When you mention "hand-dyed silk scarf", many folks automatically think of the tie-dye process that their kids do in art class at school or summer camp. The process I use is more technical and time consuming and longer lasting (!) than those t-shirts your kids brought home!
Here is an overview of the many steps involved when I create this fine, silk wearable art.
1) Wash, dry, and press scarf blanks. (actually that's three steps!) This is done to rid the silk of any oils and dirt from the manufacturing process and then the hand-sewing of the edges.
2) If there is a hard-edged design, this is applied to the silk with gutta resist and allowed to dry. Don't forget the time spent creating the design, researching, drawing it out full size, and then drawing the design on the silk.
3) Mix and apply dye, this may take minutes or hours depending on the technique and intricacy of design. Let it dry.
4) Steaming is the next step. I build up a batch of 10-12 silks before steaming. Silks are carefully rolled between sheets of newsprint and sealed up before placing in the steamer (a long, rectangular, stainless steel box specially designed so the steam condensate doesn't drip on the roll of silks.) It takes 3+ hours of simmering on the stove.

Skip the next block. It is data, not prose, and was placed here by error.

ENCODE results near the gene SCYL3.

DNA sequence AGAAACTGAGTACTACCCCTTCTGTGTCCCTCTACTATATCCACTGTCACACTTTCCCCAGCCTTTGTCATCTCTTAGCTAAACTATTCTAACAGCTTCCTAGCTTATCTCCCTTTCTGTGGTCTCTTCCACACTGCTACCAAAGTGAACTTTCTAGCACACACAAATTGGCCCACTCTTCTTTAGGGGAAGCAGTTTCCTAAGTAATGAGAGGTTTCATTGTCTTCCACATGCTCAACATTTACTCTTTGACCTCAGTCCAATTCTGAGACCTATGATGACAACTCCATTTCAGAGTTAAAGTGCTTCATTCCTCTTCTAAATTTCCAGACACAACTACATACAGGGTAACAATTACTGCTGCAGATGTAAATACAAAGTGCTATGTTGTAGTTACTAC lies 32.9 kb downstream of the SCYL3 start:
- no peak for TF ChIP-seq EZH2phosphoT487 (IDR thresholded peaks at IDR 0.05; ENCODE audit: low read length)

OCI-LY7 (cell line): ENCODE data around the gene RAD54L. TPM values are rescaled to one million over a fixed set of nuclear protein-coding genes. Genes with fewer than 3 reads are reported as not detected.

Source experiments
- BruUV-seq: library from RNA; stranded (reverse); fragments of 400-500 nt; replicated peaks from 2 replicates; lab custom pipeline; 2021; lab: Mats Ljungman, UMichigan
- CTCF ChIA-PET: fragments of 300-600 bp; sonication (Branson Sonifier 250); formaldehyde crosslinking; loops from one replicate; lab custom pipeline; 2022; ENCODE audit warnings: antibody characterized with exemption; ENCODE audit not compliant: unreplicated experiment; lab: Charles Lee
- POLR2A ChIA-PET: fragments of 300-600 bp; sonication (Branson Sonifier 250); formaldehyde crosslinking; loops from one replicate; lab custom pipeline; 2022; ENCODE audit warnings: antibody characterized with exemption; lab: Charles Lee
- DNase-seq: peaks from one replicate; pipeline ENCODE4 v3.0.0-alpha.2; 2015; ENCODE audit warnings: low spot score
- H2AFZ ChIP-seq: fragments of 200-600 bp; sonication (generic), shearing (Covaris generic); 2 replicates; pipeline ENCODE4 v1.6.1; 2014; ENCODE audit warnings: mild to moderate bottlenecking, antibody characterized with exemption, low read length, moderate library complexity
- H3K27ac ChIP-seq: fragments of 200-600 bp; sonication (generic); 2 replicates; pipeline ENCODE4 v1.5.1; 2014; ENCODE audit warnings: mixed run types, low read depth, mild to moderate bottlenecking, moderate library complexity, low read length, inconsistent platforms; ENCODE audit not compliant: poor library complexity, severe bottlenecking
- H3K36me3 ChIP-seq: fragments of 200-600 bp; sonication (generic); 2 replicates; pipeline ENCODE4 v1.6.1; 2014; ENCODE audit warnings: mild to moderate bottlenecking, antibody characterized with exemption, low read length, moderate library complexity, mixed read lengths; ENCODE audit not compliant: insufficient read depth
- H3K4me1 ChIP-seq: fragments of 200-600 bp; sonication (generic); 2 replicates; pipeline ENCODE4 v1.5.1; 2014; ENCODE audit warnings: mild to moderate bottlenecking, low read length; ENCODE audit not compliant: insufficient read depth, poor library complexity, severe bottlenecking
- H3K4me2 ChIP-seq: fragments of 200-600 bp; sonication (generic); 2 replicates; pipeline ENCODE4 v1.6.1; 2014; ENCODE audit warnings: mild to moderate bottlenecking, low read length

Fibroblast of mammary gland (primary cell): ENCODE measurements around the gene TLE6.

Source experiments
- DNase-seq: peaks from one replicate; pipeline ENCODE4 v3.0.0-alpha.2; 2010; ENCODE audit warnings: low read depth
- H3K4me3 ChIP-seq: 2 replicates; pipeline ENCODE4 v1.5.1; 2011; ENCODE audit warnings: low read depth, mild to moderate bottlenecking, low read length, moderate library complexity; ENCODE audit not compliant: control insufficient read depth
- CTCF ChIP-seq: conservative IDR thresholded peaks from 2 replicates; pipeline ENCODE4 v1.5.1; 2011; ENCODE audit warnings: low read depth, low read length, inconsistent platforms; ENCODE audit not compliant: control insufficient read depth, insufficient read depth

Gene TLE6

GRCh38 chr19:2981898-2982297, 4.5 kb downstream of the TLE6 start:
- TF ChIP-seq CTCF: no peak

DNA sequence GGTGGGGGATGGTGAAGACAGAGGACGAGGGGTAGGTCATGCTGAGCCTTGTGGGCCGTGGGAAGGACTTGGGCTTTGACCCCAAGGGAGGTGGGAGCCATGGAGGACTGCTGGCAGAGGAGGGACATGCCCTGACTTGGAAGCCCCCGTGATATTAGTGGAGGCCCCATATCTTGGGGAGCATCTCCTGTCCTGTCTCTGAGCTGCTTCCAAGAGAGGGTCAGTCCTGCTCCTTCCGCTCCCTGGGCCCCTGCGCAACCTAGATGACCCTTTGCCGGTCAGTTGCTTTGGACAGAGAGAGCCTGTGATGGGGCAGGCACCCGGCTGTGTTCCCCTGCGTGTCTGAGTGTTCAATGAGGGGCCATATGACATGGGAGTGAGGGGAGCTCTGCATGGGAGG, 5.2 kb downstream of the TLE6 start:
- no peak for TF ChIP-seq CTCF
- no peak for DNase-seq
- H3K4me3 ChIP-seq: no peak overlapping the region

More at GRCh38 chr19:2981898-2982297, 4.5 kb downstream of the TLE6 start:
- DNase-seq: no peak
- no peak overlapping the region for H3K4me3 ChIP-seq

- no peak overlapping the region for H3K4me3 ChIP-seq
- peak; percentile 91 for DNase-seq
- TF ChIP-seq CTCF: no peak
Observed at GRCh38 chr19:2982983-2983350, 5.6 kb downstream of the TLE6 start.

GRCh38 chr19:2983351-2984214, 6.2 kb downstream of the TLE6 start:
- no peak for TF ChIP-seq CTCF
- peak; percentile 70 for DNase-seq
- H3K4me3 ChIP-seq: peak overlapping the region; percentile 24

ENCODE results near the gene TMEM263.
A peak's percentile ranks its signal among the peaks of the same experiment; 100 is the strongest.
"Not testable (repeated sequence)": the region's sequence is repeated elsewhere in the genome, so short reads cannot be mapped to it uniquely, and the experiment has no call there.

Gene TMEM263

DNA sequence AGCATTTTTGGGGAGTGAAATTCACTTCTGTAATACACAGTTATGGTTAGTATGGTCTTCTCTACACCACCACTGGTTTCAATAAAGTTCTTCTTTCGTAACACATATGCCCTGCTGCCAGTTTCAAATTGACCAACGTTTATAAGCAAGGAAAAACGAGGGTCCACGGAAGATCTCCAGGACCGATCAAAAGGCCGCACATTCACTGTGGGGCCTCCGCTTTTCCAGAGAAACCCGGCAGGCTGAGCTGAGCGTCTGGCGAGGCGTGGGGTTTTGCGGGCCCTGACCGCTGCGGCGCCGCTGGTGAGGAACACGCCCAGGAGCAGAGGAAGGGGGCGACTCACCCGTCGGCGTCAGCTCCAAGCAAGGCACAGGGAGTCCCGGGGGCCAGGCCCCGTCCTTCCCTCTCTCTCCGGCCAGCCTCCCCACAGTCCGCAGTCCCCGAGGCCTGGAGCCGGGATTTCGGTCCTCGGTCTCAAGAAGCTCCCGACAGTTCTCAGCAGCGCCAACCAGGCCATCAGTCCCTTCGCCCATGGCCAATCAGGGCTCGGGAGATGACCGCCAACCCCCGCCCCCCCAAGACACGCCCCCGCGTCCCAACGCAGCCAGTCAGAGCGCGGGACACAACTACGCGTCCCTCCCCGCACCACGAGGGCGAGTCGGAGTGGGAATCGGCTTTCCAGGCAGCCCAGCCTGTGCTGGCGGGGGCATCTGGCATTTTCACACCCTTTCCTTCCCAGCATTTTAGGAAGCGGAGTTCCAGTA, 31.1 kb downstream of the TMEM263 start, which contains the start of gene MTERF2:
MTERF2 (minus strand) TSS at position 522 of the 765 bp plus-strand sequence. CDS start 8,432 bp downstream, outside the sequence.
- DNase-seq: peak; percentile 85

5) After the silks have cooled, I unroll them and let dry once again--they come out of the steamer slightly damp. I let them hang for at least a day in order to let the colors really set.
6) Each scarf is washed out separately in order to ensure that any loose color that washes out doesn't "back stain" another scarf with different colors. This requires a wash in a special detergent to lift unengaged dye out of the silk and then they get several rinses before hanging to dry...for each scarf.
7) Each silk is then carefully pressed with a steam iron to get out any wrinkles and prepare it for the all-important product photography.
8) At this point the scarves are photographed, each one is styled in various ways (flat, scrunched, in a circle, wrapped around a mannequin bust) to give the customer a good idea of the colors and designs. No less than four shots of each one and often more to show close up details.
9) Scarves go to the sewing table where a custom label is hand-sewn on, a hang tag is created, a clever title thought of and written on the tag, along with notation of its size, and my signature. (These have been previously printed on the computer and hand-cut apart, hole-punched, and hanging ribbon attached).
10) Finally, it's time to sit in front of the computer, upload the photographs, sort and edit them.
11) Create a listing for my website with a description and price and upload that information.
12) Upload pictures and descriptions to Facebook biz page.
13) NOW...the hand-dyed silk scarves are ready to sell to appreciative, discerning customers like you!
14) When you purchase a scarf is it carefully packaged, rolled around a foam roller and shipped in a tube, so as not to arrived creased and scrunched. Gift wrapping is available free of charge! Address the box, take it to the post office, and keep my fingers crossed it arrives at its intended destination! I always appreciate an email or text letting me know that it has arrived safely.